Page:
Tax changes, coming into force on the same day (6 April) as the auto-enrolment (AE) minimum contribution increase, could soften the blow to savers’ take home pay packets, Now Pensions has revealed.
Due to changes in minimum earning levels for some tax payments, AE workers could see nearly 53 per cent of their extra pension contributions paid for, as they don’t have to begin paying certain taxes as early.
The starting point for national insurance will rise from £8,424 per year to £8,632, the income tax personal allowance earnings level will increase from £11,850 per year to £12,500 and the qualifying earnings lower limit for pension contributions will rise from £6,032 per year to £6,136.
The rise in the employee AE contribution level, from 3 per cent to 5 per cent, will reduce the take home pay of someone earning £25,000 annually by £302 per year.
However, this will be partly offset by the tax changes, which will result in a saver earning £25,000 per year taking home an extra £159 per year.
Now Pensions calculated that the change in minimum earning levels for national insurance, income tax personal allowance and pension contributions will put £25, £130, and £4 per year respectively into pay packets.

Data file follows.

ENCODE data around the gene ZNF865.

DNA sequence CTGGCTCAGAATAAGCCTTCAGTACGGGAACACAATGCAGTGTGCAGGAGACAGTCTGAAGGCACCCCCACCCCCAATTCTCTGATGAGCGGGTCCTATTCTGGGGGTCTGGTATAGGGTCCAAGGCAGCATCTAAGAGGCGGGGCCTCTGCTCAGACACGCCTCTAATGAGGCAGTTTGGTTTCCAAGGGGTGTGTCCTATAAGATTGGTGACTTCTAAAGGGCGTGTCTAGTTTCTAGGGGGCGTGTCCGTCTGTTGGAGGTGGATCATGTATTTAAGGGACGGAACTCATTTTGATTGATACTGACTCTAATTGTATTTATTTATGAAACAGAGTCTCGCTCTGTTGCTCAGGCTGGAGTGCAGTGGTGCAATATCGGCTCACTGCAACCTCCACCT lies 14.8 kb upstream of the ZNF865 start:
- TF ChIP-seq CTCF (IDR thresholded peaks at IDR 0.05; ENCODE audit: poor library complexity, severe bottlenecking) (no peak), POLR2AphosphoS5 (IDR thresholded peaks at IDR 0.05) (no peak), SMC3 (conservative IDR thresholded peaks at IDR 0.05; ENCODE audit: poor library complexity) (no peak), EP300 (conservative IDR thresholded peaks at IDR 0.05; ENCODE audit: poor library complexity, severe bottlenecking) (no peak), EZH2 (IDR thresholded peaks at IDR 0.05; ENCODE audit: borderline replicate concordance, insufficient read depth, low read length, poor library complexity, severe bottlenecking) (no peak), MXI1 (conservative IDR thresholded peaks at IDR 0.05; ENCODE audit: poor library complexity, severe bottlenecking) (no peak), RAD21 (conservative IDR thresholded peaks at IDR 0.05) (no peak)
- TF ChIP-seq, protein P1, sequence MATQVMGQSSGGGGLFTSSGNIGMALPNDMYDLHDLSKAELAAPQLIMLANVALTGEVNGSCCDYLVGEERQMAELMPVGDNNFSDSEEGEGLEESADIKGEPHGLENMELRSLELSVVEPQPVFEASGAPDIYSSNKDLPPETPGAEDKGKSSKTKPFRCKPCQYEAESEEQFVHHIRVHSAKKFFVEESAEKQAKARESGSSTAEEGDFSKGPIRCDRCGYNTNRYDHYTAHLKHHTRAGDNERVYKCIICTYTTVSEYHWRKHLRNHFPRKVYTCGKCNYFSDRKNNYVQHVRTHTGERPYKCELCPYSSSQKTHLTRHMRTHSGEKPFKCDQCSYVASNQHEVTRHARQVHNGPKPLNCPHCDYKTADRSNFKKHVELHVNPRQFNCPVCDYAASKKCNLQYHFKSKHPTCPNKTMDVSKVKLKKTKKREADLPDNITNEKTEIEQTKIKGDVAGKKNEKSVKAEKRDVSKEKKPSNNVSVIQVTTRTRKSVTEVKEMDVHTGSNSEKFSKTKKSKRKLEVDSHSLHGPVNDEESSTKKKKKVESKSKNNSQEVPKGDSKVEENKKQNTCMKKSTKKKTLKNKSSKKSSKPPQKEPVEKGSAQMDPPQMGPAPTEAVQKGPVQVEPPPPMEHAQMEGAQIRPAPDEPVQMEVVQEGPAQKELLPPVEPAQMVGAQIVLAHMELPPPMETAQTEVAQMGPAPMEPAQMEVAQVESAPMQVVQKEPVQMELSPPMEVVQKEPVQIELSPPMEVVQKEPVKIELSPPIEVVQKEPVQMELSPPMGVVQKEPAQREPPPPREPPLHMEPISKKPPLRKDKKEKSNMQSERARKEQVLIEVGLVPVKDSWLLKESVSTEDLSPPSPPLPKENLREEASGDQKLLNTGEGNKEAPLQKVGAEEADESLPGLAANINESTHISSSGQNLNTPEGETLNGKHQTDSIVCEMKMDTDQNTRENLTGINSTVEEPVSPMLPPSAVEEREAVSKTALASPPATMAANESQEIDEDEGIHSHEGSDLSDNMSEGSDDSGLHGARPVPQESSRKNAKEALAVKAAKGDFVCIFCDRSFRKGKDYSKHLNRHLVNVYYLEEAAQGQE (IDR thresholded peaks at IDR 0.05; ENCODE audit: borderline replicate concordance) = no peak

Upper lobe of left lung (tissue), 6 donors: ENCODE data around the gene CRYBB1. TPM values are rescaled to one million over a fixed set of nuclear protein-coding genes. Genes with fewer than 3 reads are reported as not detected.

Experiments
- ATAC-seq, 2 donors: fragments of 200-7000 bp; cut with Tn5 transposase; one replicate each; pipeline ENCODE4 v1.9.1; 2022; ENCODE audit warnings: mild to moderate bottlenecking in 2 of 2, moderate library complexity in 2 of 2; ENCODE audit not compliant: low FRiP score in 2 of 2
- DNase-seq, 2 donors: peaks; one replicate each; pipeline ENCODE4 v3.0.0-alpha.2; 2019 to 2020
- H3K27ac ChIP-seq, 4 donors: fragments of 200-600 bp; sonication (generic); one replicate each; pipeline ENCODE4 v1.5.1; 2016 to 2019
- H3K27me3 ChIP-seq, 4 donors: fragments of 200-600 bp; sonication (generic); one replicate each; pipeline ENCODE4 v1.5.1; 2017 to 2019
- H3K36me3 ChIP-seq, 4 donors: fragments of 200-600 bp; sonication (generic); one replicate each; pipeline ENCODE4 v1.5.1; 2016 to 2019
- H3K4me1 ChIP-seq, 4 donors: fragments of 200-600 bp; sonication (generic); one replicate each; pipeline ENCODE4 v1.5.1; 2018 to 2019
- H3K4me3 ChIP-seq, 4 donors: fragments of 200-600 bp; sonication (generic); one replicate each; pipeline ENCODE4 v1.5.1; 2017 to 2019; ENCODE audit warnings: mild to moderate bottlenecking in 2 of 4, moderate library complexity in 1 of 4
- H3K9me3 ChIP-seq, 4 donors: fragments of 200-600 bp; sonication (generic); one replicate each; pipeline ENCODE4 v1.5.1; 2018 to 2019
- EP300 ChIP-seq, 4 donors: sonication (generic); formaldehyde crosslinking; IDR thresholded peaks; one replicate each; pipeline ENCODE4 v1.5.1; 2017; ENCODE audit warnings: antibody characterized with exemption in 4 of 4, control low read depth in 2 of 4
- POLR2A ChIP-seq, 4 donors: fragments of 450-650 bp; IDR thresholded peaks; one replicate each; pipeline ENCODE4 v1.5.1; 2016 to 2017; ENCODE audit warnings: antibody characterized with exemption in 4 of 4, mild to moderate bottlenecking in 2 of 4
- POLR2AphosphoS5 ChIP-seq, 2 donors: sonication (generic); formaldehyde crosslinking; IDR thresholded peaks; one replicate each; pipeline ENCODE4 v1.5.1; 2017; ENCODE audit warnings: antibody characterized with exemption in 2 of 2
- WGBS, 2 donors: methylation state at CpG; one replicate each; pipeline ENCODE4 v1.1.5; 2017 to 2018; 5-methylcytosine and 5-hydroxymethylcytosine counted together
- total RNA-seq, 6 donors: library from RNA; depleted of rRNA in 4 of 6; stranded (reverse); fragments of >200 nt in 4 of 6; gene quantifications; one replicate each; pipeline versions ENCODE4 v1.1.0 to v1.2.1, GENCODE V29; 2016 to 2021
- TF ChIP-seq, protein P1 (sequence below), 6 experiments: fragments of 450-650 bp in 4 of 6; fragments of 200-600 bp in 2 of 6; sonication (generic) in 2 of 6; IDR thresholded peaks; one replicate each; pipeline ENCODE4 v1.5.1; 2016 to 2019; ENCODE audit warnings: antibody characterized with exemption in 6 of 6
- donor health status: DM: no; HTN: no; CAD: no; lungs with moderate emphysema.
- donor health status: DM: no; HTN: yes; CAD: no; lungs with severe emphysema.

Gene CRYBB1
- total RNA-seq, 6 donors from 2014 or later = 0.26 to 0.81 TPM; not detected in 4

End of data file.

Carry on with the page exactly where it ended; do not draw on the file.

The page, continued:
Commenting on the findings, Now Pensions director of policy, Adrian Boulding said: “Thanks to these tax changes, when people look at the bottom right hand side of their pay slip in April, they are much less likely to be worried by the increase to their pension contributions.
“By cushioning the impact, hopefully people will continue to save and resist the siren call of spending. Putting away a little bit more each month will, together with the increased employer contribution, make a big difference to savers’ future retirement prospects.”
For those on the national living wage (£17,000 per year) will see their pay increase by £696 annually due to an increase in minimum wage and the tax changes, while their extra pension contributions will only reduce their annual take home pay by £175.
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